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RE: A question about the str( ) function on IRI

From: Seaborne, Andy <andy.seaborne@hp.com>
Date: Fri, 14 Jul 2006 14:39:16 +0100
Message-ID: <DF5E364A470421429AE6DC96979A4F6FB6AB3F@sdcexc04.emea.cpqcorp.net>
To: "Lu Jing" <robert_lu00@hotmail.com>, <public-rdf-dawg-comments@w3.org>

-------- Original Message --------
> From: Lu Jing <>
> Date: 14 July 2006 11:57
> Hi,
> I believe this is a trivial question, but it did confuse me for a long
> time.  In the Section 11.4 "Operators Definitions", the description
> str() says "returns the codepoint representation of rsrc (an IRI).".
> think the "codepoint" means the code of characters, in non-negative
> integers.  So I wonder why the "codepoint" is used here.

codepoint is a Unicode name: characters are abstract and get encoded in


Code Point. Any value in the Unicode codespace; that is, the range of
integers from 0 to 10FFFF16. (See definition D4b in Section 3.4,
Characters and Encoding.)

or as says here:
This document uses the term "code point", sometimes spelt "codepoint"
(also known as "character number" or "code position") to mean a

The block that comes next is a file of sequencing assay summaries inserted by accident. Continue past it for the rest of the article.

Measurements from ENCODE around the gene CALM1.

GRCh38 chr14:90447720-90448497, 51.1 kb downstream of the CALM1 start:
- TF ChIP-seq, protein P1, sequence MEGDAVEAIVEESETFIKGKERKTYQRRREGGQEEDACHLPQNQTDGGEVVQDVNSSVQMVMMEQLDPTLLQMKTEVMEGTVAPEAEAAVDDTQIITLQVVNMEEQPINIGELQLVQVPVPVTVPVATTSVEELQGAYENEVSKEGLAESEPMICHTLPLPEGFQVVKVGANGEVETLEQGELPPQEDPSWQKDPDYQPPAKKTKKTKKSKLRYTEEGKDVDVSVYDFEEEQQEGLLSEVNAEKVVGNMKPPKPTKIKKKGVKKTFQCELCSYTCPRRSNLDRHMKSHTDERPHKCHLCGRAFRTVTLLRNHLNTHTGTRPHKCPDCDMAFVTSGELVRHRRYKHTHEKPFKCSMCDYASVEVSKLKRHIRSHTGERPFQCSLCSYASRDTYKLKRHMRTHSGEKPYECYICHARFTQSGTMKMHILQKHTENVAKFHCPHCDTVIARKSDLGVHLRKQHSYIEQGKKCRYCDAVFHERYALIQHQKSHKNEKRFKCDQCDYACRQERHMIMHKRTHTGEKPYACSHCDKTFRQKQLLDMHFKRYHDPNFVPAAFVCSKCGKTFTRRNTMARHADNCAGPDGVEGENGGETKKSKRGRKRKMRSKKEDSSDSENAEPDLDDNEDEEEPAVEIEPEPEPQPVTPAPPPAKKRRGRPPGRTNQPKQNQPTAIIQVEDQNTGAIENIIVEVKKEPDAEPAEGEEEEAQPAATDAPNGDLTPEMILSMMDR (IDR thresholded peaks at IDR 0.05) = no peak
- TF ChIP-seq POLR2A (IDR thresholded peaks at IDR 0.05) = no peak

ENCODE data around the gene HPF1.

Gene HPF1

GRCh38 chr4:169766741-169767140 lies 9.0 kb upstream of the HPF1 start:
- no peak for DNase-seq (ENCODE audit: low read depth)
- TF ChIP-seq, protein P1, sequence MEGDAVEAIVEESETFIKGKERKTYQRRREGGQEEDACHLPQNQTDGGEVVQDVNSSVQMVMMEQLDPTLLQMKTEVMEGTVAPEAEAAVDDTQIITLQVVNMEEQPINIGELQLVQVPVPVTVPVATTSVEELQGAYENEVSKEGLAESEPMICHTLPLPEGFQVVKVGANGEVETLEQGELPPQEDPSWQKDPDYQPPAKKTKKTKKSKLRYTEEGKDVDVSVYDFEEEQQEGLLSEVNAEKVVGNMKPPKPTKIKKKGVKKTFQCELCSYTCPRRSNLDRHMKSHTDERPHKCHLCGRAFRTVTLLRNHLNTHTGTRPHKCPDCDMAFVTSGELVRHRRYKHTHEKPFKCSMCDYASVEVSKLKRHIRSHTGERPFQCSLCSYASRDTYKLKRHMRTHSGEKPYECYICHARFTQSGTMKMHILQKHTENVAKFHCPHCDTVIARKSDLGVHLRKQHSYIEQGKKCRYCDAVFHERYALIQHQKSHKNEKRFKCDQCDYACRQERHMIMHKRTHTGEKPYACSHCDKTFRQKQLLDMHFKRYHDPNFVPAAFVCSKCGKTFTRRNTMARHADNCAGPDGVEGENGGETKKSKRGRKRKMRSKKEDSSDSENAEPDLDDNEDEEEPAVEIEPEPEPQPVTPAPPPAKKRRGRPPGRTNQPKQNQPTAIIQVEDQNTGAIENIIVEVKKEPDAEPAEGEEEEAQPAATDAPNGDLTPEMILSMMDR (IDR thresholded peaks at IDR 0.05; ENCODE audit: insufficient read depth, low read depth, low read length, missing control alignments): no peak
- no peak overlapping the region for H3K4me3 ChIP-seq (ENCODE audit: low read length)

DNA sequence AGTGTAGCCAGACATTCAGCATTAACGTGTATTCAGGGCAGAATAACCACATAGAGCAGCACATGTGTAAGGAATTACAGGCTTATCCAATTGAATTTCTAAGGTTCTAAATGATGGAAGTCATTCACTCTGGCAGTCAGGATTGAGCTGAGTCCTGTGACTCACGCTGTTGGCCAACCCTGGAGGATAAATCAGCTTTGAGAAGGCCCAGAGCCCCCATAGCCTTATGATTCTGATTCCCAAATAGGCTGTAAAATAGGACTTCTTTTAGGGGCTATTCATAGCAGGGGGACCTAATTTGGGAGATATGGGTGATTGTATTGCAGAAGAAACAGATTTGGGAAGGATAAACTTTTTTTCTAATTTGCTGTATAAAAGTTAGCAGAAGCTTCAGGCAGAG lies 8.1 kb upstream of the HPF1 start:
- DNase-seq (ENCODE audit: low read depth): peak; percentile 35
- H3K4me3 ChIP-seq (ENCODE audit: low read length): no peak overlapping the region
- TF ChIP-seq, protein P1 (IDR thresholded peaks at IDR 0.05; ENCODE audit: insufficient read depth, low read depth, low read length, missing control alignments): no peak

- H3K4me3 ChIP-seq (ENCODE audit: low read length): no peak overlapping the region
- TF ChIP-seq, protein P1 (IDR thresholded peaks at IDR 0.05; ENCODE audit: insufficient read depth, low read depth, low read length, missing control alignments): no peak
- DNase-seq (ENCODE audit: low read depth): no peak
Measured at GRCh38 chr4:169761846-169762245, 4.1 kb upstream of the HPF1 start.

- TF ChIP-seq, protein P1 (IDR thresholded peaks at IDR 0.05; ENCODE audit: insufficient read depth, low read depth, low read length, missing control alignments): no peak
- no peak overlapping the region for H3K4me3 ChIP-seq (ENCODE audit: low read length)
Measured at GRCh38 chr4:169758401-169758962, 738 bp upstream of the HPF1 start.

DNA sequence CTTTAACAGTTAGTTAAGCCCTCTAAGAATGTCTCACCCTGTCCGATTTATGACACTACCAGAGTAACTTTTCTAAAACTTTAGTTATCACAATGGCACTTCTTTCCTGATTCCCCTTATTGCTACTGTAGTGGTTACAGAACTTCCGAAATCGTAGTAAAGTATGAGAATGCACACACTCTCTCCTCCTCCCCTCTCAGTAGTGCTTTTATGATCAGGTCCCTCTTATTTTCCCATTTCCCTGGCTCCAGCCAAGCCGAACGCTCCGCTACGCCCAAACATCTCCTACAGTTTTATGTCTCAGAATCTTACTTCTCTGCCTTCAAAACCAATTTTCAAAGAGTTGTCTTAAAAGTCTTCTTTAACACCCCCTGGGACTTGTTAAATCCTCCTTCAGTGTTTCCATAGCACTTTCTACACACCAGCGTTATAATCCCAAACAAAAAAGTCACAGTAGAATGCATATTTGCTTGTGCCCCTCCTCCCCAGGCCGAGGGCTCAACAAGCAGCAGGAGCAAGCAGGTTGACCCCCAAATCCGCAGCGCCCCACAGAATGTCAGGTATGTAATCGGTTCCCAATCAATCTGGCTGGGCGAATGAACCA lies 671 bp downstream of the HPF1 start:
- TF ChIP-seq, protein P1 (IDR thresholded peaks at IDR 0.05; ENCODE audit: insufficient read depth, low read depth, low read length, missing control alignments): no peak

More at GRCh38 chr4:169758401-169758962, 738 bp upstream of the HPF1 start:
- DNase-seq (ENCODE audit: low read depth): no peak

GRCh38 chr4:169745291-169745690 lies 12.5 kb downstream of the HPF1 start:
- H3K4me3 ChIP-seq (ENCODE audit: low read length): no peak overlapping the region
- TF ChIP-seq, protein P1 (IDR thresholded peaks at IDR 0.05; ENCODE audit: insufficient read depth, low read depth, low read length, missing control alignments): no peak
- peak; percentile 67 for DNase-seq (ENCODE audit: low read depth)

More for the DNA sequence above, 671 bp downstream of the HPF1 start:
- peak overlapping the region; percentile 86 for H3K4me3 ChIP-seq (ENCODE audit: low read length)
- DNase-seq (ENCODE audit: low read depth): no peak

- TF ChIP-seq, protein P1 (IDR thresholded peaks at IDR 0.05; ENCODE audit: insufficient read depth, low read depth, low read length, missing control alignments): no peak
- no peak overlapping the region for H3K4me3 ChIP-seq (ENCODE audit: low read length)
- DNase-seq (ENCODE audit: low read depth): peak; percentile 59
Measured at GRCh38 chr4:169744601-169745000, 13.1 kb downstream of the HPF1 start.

non-negative integer that represents a character in some encoding.

>  Also, I think
> some of the readers (include me) may think if the result of
> str(<mailto:alice@work.example>) is "<mailto:alice@work.example>", but
> not "mailto:alice@work.example".

The terms delimited by "<>" and these do not form part of the IRI.  I've
added some text to explicitly state that in the section on IRI syntax.

>  Unfortunately, the following example
> uses a regex function to test the value, so that it can not be used to
> distinguish the above two possibilities. (Although I believe that the
> answer should be "mailto:alice@work.example")      

Received on Friday, 14 July 2006 13:39:43 UTC

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